September is for babies.
There are a lot of "special months" dedicated to various health conditions, all worthwhile and all important. Raising awareness is a crucial step on the road to developing effective treatments and building community support.
That's why Lane County has chosen September to highlight the troubling problem of infant mortality. By designating September as Local Infant Mortality Month, county public health officials hope to draw more attention to the alarming rate at which babies are dying here.
The significance of infant mortality as a health barometer was apparent way back in 1913 when American social reformer Julia Lathrop said, "Infant mortality is the most sensitive index we possess of social welfare." Though much has changed in the century since Lathrop began her pioneering advocacy for improvements to infant and maternal health, her insights into the connection between the health of a community's babies and the overall health of its residents remain remarkably valid today. That adds a level of urgency to the Lane County Fetal-Infant Mortality Initiative, which is faced with an "index of social welfare" that requires immediate attention.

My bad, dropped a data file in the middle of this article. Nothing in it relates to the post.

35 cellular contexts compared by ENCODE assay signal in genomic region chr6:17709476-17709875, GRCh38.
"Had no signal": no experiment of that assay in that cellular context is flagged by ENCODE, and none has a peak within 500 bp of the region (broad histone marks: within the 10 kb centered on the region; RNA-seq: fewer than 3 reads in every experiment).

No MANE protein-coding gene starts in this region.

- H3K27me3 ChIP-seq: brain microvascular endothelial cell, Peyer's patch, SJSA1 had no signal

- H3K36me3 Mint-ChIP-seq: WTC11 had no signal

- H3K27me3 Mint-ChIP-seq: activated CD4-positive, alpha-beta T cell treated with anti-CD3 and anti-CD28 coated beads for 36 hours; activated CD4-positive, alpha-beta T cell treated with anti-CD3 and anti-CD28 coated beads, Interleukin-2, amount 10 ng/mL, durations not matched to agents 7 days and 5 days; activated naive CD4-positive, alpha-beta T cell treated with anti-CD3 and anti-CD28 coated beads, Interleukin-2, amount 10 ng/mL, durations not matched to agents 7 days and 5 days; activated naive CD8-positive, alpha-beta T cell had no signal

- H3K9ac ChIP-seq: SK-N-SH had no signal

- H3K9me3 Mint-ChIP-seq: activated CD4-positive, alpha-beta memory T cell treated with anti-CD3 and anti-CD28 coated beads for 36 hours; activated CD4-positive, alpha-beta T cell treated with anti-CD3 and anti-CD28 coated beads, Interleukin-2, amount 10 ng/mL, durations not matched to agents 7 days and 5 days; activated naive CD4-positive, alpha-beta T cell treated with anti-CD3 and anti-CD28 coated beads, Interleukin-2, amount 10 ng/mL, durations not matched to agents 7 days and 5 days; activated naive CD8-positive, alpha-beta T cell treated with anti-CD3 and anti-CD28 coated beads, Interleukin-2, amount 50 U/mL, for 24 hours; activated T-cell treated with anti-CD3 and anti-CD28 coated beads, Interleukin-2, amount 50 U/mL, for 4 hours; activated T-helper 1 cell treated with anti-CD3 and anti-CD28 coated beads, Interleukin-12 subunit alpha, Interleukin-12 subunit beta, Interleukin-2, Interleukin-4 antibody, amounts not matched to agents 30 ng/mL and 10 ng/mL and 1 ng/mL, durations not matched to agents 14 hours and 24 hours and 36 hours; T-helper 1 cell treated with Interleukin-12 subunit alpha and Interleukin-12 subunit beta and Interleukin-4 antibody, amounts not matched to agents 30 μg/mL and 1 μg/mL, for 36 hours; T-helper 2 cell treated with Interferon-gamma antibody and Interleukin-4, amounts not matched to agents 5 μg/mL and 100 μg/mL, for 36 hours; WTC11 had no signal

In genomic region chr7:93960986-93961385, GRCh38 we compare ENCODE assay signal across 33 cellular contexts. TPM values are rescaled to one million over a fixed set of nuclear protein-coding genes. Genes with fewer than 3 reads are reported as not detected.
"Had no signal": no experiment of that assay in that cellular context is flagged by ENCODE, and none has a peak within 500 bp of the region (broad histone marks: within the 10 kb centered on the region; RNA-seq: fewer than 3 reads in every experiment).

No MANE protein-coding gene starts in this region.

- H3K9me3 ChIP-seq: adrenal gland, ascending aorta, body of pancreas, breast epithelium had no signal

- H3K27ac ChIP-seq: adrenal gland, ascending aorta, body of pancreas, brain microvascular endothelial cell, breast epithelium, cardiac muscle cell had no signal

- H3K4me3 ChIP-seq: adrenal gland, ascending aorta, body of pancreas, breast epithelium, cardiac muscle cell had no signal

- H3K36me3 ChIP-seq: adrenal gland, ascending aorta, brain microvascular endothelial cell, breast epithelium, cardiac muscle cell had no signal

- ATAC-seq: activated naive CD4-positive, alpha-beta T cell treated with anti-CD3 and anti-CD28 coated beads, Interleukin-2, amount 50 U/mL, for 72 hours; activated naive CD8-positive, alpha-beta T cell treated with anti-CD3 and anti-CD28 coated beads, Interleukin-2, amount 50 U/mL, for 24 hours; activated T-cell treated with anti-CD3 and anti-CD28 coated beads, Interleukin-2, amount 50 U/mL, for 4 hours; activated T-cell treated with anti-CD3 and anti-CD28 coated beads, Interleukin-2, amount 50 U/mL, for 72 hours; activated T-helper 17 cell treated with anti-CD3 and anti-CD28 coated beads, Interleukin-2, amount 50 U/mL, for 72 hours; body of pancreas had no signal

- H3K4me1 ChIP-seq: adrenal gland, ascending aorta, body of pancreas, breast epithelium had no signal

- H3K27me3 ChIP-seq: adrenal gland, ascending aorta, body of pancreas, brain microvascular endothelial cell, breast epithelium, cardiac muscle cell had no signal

No one is absolutely certain what's causing Lane County's fetal infant mortality rate to exceed national and state averages. Between 2000 and 2002, there were 9.4 deaths in Lane County for every 1,000 live births among babies between the 24th week of pregnancy and one year of age. The national average was 9.1 per 1,000, and the state average is 8 per 1,000.
Between 1999 and 2003, the latest figures available, the county estimated that proper care could have prevented almost 70 local infant deaths. County health officials are focusing on babies between one month and 1 year of age, because this group has the highest rate of preventable death.
As they continue to accumulate data to try to pinpoint causes for the high mortality rate, health officials have enough information to target breast-feeding, tobacco use and proper sleeping positions as strategies to pursue immediately.
Research suggests a significant number of Lane County women did not plan their pregnancies, which means families might not be prepared to do everything necessary during an infant's critical first year. Helpful information is available online at lanecounty.org/?prevention/healthybabies.htm or by calling 682-3650.
Lane County's "index of social welfare" doesn't reflect the level of health our babies and mothers deserve. This month, we should rededicate ourselves to improving the outcomes for infants and creating healthier homes for everyone.
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|Title Annotation:||Editorials; Focus this month is on reducing infant mortality|
|Publication:||The Register-Guard (Eugene, OR)|
|Date:||Sep 9, 2008|
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